I work with a lot of boutique owners, so I’ll share another piece of honesty that I’ve learned from them: The majority of plus size women don’t walk into a lingerie boutique wanting to enhance their natural pear or apple body shape.
I love how The Lingerie Addict and its readers champion women of all shapes and sizes, but often customers in a lingerie boutique haven’t embraced themselves to that extent. Mostly, women are looking for lingerie that will make them look slimmer or give them an hourglass figure. In many ways, they see those same values reflected back to them in the form of advertising, so this isn’t a huge surprise.
Creating an hourglass silhouette and a slimming line involve more expensive fabrics, more detailed tailoring (like bias cuts) and more shaping overall. All of this makes garments tricker to fit and more expensive to produce, especially for lower end lingerie lines.
Part of the issue here is that consumers generally want lingerie for a certain price, which tends to be set by retailers like Walmart and Target. While some retailers have been really successful with this model, such as Hips and Curves, it’s incredibly hard to develop plus size lingerie that supports and feels great without it costing more. This extends to retailers, who frequently don’t want to buy expensive plus size pieces because they don’t feel like their local market can support it.
Plus Size Customers Are Not All Alike:
Bodies tend to get squishier as they go up in size, so bra bands may fit different depending on whether you’re a size 14 or a size 26. Fabric may pull or fall differently depending on how someone carries their weight, which varies much more as you go up in size. For lingerie, you have to add bra sizes to this whole mess.
A 44B customer and a 38D customer may have a similar weight and height, but could have absolutely nothing else in common when it comes to lingerie fit. If you’re a consumer, you’ve still got a reasonable amount of choice until you get to a size 18 or so — after that it’s mostly a wasteland of awful lingerie that doesn’t hold together for long.
In fashion, designers tend to deal with a wider variety of body types and weight distributions by just adding a lot of extra ease to each piece. The lingerie version is where brands just grade something up by X number of inches and hope that it fits most people. Again, most of this can be traced back to a basic issue: the overwhelming and scary costs of intensive research and development.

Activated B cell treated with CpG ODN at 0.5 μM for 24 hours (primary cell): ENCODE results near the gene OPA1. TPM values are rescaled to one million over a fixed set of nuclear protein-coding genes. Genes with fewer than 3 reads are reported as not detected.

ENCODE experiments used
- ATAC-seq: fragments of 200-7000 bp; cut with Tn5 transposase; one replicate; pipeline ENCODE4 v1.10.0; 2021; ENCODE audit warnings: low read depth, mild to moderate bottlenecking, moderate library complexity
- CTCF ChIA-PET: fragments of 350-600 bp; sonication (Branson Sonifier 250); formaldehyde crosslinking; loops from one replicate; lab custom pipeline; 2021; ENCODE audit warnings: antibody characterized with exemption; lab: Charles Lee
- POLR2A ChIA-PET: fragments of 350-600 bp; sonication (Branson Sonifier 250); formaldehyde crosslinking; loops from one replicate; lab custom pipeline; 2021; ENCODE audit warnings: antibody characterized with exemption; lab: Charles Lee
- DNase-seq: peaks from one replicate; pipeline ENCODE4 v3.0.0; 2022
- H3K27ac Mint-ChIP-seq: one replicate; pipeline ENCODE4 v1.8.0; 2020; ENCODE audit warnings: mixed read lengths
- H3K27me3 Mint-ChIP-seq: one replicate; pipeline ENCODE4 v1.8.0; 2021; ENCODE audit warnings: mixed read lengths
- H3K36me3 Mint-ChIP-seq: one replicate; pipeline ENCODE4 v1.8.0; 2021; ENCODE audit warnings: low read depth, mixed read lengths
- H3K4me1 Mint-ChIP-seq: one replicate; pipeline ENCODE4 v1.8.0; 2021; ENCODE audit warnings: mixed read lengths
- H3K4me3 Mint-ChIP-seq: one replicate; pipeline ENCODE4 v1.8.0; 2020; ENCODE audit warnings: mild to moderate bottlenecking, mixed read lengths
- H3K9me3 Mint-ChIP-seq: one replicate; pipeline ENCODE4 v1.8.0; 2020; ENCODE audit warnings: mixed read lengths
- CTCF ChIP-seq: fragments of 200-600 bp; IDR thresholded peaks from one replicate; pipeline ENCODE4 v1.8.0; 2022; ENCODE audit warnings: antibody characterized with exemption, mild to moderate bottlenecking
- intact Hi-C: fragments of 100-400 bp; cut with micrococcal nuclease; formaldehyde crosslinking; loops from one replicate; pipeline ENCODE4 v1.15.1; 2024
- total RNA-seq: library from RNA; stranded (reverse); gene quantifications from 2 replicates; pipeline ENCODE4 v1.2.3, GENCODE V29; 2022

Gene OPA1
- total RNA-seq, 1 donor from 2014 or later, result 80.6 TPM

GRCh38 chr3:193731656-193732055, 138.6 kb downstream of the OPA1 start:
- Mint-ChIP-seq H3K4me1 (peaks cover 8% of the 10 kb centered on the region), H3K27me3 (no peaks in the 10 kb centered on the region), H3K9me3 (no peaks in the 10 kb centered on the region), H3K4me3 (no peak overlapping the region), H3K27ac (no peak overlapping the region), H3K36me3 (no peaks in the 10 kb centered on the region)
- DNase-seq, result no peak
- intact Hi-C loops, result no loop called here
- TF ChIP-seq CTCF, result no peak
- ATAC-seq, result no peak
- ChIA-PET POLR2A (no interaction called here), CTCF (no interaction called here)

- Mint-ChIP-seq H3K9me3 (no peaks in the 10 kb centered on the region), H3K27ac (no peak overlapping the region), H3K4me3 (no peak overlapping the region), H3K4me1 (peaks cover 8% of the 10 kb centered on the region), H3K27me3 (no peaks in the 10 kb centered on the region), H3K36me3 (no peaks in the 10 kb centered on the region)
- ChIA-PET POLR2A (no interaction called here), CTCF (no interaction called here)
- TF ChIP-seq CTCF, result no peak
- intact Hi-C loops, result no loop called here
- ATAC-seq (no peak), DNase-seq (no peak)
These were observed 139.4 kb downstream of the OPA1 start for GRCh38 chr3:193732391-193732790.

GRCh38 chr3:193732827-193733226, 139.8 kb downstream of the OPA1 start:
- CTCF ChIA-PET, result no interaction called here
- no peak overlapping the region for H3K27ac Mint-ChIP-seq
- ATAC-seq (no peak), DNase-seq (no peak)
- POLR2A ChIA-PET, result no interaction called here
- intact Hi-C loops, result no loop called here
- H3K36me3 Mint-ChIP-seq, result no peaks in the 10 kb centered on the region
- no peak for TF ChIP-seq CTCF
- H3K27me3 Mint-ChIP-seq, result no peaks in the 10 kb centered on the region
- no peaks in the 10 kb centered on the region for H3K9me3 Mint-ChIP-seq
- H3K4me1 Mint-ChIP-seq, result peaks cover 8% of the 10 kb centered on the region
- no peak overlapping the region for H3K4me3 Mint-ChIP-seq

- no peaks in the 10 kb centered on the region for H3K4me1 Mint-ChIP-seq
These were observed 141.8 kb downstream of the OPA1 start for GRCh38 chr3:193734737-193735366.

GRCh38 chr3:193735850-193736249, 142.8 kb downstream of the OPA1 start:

I’ve personally had private exchanges with designers who are desperate to do better for the plus size market, but can’t find the funding or the interest to do anything about it. I’ve heard from designers who want to use bigger models but fear that retailers won’t accept their images or that they won’t sell anything without a model who doesn’t have an hourglass figure. To the consumer these are issues of representation, which are obviously important. To a small brand, these issues can be life or death for their entire company.
I think all of this will change when companies and retailers start seeing plus size customers as equally valuable. As customers, it’s up to us to be vocal about what we want and pay full price for it when we’re able to. Save up for one special order bra and get it through your local boutique instead of buying three at Walmart. Buy from a plus size specialist Etsy seller every six months if you can. Share and comment on advertising that resonates with you and compliment boutiques when they use models that you love. Retailers will change their buying behaviors based on customer feedback and revenue changes, so we need to show them that supporting quality plus size lingerie isn’t a risk for them.